Iran, murky as it is, is a sovereign nation. Revolutions come from within, which is why we're spending trillions in Iraq and Afghanistan. The clue is: the iranians will figure it out. The more external influences are brought to bear, the more a subsequent government will be suspect by its people. They have to do it. We have to sit back and watch. Otherwise, it won't stick, and it will devolve into the seventh civil war in the Middle East. Here's the current list, if you're not sure: Iraq, Afghanistan, Lebanon, Palestine, Pakistan, Somalia, Eritrea/Ethiopia. A quiet revolution makes much more sense than one that will continue to divide what were once peace-loving peoples.

      • by Dog-Cow (21281) on Tuesday June 23, 2009 @01:52PM (#28441895)

        How is Palestine a civil war? Or are you talking about history? The last civil war in that area took place a couple thousand years ago, which makes sense seeing as how that was the last time the area had sovereign rule against which to start a war.

  • by Het Irv (1424087) on Tuesday June 23, 2009 @12:58PM (#28440969)
    Camels with Wifi!
    • Re: (Score:3, Funny)

      by TRS80NT (695421)
      You laugh but it could be true. In the early 70s I lived in Asmara, Ethiopia (now Eritria). Our place was on the edge of town and we often saw camel trains plodding in from the hills headed for the marketplace. The lead camel usually had a blaring transistor radio around its neck. I always wondered if the lead camel driver had a radio because he was the leader or if he was the leader because he had a radio.
  • Ummm (Score:5, Insightful)

    by clang_jangle (975789) on Tuesday June 23, 2009 @12:58PM (#28440971) Journal
    How about we "beam broadband" to our own have-nots first?
    • Re: (Score:2, Interesting)

      by langelgjm (860756)

      Are you really telling me you don't see a good reason to provide an unfiltered communication capability to Iran given its current situation? It wouldn't have to a permanent setup.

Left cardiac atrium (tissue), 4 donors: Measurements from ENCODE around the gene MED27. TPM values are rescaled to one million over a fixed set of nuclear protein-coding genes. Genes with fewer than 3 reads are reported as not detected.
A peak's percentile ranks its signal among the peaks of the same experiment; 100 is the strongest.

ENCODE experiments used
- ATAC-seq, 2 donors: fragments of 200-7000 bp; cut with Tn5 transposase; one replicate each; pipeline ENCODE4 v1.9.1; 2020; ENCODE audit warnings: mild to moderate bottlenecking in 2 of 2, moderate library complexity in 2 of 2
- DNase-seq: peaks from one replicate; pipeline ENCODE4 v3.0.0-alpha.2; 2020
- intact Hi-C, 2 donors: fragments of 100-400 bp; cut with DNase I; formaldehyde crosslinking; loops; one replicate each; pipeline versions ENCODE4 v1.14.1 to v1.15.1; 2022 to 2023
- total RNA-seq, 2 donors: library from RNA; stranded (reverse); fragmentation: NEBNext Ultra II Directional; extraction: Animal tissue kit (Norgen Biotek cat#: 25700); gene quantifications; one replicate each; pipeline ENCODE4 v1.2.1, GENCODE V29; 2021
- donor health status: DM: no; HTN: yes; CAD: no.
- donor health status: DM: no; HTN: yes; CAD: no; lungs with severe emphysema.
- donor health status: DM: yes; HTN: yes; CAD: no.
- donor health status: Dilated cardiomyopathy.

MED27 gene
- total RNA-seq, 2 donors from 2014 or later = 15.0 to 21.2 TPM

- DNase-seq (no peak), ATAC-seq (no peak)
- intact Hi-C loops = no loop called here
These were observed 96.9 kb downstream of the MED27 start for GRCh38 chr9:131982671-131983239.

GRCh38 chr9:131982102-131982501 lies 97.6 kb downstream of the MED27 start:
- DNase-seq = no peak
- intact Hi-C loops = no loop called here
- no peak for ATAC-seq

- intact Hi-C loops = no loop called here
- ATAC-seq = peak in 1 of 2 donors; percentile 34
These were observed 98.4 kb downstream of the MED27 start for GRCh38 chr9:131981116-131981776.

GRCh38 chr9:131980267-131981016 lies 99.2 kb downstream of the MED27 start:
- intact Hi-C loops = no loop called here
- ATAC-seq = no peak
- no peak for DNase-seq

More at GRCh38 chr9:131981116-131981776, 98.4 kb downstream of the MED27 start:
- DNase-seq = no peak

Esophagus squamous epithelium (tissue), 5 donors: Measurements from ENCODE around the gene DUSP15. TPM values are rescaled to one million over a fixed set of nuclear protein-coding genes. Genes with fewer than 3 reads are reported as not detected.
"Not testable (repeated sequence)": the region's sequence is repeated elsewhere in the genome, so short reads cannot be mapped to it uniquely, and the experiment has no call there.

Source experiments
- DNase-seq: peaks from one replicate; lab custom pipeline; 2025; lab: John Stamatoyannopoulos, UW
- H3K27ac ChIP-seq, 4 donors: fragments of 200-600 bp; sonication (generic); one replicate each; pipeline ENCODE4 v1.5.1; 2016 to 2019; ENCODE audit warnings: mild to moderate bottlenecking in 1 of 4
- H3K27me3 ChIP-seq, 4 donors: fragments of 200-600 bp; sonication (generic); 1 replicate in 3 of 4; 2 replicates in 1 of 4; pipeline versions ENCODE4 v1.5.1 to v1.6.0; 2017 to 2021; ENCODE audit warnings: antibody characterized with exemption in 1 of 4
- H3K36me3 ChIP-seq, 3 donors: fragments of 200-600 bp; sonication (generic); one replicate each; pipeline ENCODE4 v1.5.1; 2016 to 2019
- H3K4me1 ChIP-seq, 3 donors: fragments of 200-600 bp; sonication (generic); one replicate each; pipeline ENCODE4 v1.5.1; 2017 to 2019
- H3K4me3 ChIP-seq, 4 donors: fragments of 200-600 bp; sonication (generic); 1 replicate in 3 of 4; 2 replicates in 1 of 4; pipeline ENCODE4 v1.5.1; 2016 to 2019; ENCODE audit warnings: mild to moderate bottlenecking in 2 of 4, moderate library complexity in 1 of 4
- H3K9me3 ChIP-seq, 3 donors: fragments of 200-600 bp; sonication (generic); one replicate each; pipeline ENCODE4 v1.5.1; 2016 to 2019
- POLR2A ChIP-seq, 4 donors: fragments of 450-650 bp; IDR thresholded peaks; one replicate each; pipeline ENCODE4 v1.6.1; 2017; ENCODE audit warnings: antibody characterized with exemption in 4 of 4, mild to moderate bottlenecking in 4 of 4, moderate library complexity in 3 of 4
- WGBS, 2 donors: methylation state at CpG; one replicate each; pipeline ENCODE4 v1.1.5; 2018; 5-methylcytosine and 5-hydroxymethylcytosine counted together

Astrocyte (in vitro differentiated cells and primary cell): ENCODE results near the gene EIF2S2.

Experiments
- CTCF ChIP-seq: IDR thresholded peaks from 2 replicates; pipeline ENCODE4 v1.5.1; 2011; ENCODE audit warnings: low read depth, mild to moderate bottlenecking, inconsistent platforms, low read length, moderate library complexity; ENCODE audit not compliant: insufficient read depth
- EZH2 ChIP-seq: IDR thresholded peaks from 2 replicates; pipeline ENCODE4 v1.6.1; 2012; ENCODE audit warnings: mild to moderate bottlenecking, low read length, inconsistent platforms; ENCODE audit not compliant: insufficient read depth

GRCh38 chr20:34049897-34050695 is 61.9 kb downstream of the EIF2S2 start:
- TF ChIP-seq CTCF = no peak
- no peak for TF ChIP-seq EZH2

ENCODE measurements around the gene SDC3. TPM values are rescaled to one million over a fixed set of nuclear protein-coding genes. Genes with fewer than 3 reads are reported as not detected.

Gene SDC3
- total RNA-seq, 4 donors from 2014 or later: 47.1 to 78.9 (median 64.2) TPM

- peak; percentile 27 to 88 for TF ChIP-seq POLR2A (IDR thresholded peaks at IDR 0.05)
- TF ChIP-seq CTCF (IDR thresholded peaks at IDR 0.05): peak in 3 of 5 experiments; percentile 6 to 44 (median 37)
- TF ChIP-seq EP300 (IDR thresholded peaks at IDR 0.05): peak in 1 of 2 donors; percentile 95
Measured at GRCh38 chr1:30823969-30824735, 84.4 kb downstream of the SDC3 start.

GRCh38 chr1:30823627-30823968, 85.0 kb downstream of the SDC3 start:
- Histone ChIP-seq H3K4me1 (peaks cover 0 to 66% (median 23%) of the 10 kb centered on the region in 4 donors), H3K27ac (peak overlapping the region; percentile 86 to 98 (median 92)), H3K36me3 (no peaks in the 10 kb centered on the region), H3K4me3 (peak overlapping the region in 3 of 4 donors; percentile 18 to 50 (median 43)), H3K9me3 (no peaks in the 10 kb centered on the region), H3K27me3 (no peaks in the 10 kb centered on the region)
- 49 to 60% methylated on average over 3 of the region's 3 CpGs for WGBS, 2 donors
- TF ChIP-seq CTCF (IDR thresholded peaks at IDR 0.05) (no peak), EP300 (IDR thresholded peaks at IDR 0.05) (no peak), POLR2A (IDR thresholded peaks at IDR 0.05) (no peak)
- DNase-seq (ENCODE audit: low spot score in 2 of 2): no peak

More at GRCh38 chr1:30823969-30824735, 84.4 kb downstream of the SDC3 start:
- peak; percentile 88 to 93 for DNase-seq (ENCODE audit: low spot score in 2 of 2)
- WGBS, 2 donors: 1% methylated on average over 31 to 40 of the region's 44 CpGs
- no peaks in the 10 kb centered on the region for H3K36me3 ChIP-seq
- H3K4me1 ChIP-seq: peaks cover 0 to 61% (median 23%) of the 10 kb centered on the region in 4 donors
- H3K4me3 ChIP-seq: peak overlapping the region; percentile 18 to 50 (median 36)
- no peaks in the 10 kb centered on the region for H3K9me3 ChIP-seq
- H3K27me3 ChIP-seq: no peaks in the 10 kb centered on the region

On the other hand, then they could legitimately blame us for interference...

      • Re:Ummm (Score:5, Insightful)

        by DrLang21 (900992) on Tuesday June 23, 2009 @01:07PM (#28441117)
        I don't. The more we interfere here, the more likely it is that someone new is going to form a grudge against us. Why can't we just let people revolt without our interference? If the protests in Iran escalate to a civil war, then we need to stay the hell out of it. If we don't, how are we going to respond if the revolt loses and the Iranian government accuses us of encouraging violence and discord in their country? Do we really have to wonder why the Iranian government thinks we're a bunch of bullies?
        • Re: (Score:2, Insightful)

          by langelgjm (860756)
          It's legitimate to wonder whether it would be a wise thing to do, but the OP's argument was "we should do this for our people first" (similar to an AC post down below), and appears to be totally ignorant of current events.
          • Re: (Score:3, Insightful)

            ..but the OP's argument was "we should do this for our people first" (similar to an AC post down below), and appears to be totally ignorant of current events.

            That's a little unfair. I think the OP's argument was made despite current events. I also agree with the OP that if the US government had the capability to provide broadband connectivity to its citizens as easily as "beaming" it over an area then we should ask why can't the government provide us with that now?

        • I don't. The more we interfere here, the more likely it is that someone new is going to form a grudge against us.

          Only if you help the wrong guys (i.e. those who lose)...

          If we don't, how are we going to respond if the revolt loses and the Iranian government accuses us of encouraging violence and discord in their country?

          The same way you respond to North Korea?

        • Re:Ummm (Score:5, Informative)

          by demachina (71715) on Tuesday June 23, 2009 @01:38PM (#28441625)

          Exactly right. The U.S. and Britain started this whole fiasco in 1953 by meddling in Iran's affairs and overthrowing Mohammed Mosaddeq [wikipedia.org] in Operation AJAX [wikipedia.org]. They installed the Shah, a ruthless dictator with a security apparatus as bad or worse than the current Iran Regime, SAVAK [wikipedia.org]. The Iranian people hated the Shah so much they turned to the Islamists in the 1978/1979 Iranian revolution to overthrew him, and replaced the devil they knew with the devil they have now. Mossaddeq nationalized British run oil fields in Iran and the U.S. and Britain over thew him to regain control of the oil. It was one of the early and most vivid proofs that yes in fact the U.S. and Britain will do just about anything to control oil fields including coups and wars. All things considered if Mossaddeq had been left in power Iranian would have been a lot better and happier place.